Cinema Coma

‘The Leftovers’: Why Do you Persist?

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Nora: What do you believe in, Matt? Do you know where my family went? Do you know what it was?

Matt: It was a test. Not for what came before, but what came after. It was a test for what comes now.

Nora: Well, if it was a test, I think you may be failing it.

The Leftovers continues to upend our expectations and only three episodes into its premiere season; viewers get an episode entirely dedicated to one character, Pastor Matt Jamison (Christopher Eccleston). We find out that he is more than a October 14th truther (exposing the misdeeds of the departed to prove that the rapture of the bible did not occur) but a man who has endeared a great amount of suffering and loss. His parents died in a fire when he was a child, his wife suffered massive brain injuries on the day of the Sudden Departure and he is losing his church.

And this is what the episode fixates on, Matt trying to save his church from the bank foreclosing on the property. So that there remains a place for the handful of faithful Maplton residents to worship their God on Sunday mornings. A god that Matt still believes in a post-October 14th world. One who Matt believes, despite the suffering around him, continues to work in the world, in his life and the lives of others.

After a long and frustrating couple of days, including being physically beaten mid-sermon, he lays on the ground next to his invalid wife staring at Albrecht Durer’s “Job and His Wife“on the wall, begins to weep over his long-suffering life and prays to his God, “Help me”. Then an idea flashes in his mind (presumably, from God) on how he can pull himself out of the dire situation of losing the thing he holds most precious, the Episcopal church that he leads.

 

Job is a fitting character to associate with the pastor, since in the biblical narrative Job loses everything, from his family to his possessions and even his own health. A comparison that the writers of the show are intentionally drawing with that poignant moment of realization Matt has staring at Durer’s painting. In addition, the official blog for the show details all the ways Reverend Jamison resembles Job, drawing closer the parallels between the two. In essence the episode is a re-telling of that narrative contained in the Book of Job but in a more familiar post-modern context.

In the Book of Job after everything is taken from Job, his wife sets up the question the rest of the book tries to answer, “Do you still hold fast your integrity? Curse God and die.” The same thing is asked of Jamison in a dream sequence while making love to his wife, “Why do you persist?” That is the question everyone in Mapleton is trying to answer but Matt finds those answers through his Christian faith. His response to those mocking his faith in a God that no longer seems present would be like Job’s, “You speak as one of the foolish… would speak. Shall we receive good from God, and shall we not receive evil?”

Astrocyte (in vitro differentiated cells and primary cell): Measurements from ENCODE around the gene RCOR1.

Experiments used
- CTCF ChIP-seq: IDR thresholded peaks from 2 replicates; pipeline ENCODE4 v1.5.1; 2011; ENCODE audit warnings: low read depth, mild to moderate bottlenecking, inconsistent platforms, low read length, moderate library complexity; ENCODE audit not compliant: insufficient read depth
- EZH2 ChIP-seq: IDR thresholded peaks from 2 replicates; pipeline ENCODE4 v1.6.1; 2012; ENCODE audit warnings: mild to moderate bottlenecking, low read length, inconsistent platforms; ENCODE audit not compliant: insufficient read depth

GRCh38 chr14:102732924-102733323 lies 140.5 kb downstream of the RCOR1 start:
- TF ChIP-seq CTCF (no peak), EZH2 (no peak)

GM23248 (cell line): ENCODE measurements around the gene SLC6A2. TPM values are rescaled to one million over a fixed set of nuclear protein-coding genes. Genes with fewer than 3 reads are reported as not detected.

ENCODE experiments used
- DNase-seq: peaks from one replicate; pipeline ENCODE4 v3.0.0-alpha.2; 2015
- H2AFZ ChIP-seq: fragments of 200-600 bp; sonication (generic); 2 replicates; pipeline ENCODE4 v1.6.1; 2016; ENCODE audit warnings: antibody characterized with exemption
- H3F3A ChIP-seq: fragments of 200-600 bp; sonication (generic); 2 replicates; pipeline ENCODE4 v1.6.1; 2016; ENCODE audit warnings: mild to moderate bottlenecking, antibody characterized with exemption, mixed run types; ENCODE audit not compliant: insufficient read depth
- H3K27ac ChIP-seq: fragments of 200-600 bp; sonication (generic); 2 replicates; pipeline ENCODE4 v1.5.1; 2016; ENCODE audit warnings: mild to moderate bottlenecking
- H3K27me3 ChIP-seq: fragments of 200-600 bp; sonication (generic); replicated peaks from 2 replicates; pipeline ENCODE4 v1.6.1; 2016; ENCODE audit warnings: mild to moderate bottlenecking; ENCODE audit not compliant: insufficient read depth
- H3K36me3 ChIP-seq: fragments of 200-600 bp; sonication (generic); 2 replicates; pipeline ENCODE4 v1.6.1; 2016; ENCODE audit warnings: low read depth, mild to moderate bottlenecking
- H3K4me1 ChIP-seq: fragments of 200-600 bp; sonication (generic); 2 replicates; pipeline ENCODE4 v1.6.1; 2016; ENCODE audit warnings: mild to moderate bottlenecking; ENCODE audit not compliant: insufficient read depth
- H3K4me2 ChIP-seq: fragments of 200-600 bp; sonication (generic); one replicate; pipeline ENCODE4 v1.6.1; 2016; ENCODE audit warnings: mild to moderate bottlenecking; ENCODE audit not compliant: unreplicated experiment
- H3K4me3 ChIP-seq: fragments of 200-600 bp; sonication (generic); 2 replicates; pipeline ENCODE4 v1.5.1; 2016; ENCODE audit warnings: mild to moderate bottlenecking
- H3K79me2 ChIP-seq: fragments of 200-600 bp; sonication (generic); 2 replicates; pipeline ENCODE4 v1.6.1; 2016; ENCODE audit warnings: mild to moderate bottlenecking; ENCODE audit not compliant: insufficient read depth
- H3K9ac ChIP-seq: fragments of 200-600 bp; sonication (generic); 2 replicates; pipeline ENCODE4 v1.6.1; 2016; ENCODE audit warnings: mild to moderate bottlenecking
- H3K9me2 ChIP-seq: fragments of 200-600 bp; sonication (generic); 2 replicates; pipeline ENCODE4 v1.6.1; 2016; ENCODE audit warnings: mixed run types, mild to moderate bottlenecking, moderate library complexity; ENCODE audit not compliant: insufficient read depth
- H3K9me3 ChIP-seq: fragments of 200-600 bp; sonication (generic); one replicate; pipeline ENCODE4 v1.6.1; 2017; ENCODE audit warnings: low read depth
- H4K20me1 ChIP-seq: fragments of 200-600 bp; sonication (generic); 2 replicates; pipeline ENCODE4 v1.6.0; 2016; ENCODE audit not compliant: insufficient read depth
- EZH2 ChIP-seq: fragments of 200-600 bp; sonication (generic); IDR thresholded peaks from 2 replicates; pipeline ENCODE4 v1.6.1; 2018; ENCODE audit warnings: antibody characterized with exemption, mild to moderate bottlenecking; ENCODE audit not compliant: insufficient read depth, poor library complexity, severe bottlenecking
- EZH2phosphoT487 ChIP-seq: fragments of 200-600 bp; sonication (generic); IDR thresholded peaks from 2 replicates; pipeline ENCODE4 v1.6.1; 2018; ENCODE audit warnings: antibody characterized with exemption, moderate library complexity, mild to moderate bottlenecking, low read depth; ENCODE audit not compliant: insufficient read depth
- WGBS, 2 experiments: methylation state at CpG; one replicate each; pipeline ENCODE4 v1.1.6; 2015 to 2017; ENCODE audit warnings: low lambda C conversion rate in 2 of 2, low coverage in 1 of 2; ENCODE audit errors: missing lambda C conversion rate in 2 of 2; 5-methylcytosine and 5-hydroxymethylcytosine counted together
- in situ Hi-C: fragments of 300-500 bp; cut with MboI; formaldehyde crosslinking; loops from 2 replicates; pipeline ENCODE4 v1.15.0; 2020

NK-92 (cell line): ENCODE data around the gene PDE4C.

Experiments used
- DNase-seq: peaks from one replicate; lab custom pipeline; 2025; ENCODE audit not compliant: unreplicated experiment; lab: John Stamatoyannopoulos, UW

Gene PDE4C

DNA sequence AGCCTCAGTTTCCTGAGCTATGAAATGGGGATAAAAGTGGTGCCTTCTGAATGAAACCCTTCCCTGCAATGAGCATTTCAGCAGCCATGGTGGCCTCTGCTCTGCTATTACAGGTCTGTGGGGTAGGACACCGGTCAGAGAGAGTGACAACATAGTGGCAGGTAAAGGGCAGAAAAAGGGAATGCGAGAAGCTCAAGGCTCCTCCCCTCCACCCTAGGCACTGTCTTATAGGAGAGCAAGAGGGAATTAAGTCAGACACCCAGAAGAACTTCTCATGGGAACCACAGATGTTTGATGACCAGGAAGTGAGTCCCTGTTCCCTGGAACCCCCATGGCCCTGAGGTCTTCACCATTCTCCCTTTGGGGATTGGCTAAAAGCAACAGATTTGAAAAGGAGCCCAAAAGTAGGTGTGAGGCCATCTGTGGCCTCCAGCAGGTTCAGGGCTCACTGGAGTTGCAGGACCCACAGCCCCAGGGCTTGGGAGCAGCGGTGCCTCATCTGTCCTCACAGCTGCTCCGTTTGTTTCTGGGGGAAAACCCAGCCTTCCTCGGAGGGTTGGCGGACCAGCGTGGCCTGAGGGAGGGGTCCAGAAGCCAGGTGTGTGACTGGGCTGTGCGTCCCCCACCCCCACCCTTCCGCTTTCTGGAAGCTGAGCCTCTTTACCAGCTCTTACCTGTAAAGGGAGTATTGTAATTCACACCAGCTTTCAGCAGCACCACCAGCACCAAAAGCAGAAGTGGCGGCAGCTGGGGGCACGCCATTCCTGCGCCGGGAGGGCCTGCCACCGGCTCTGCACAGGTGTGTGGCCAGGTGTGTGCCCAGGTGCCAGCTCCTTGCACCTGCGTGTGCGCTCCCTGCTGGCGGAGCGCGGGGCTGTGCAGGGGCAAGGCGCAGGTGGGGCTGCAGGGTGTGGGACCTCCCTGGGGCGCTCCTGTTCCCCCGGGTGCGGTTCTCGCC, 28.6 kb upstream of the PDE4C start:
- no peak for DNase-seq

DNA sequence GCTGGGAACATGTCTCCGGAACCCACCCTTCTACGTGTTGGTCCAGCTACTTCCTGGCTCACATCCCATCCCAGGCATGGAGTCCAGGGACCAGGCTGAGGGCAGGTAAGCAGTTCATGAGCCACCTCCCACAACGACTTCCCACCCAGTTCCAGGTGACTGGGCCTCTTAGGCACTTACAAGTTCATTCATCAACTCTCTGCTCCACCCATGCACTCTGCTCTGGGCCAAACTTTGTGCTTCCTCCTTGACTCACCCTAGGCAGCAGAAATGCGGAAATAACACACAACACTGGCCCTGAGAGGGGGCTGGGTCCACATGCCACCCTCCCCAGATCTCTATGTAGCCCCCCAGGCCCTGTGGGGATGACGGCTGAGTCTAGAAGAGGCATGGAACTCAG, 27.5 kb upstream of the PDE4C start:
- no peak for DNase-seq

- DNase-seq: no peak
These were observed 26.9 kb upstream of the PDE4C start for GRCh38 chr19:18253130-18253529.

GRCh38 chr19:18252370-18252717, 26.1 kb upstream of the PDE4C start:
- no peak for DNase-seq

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Evil has come his way, yet he still believes in an age of disbelief. He continues his crusade to separate the good from the wicked among the departed. He steals, gambles and commits an act of violence in order to save his church from being take. He lovingly cares for his wife. But most importantly, he believes that God still matters in a world of leftovers.

His journey is messy, full of contradictions and people who are opposed to Matt’s calling (as Matt’s sister yells about his flyers on the departed, “People need to punch you in the face”). At one moment he is bludgeoning to death someone who tried to rob him and then a few hours later coming to the aid of two Guilty Remnant who were attacked in a drive-by stoning. Then ends up being stoned like them.

In the end, Reverend Jamison’s suffering becomes greater as his church is taken from him and he discovers that the LLC who purchased the property are the Guilty Remnant. The foil to the faith of Jamison, since they saw the futility of their lives, accepted their fate and reached a place of contended acceptance without needing God. They have become the absurd men and women of Albert Camus’ book “The Stranger” (briefly shown in the first episode) and their philosophical outlook is ruling the day while the pastor, church and God are vestiges of a pre-Sudden Departure culture.

Now that all is gone for Matt Jamison, will he like Job pass the test, continue to persist and remain faithful to God or will the Guilty Remnant convince even a man of the cloth to embrace the absurdity of life?

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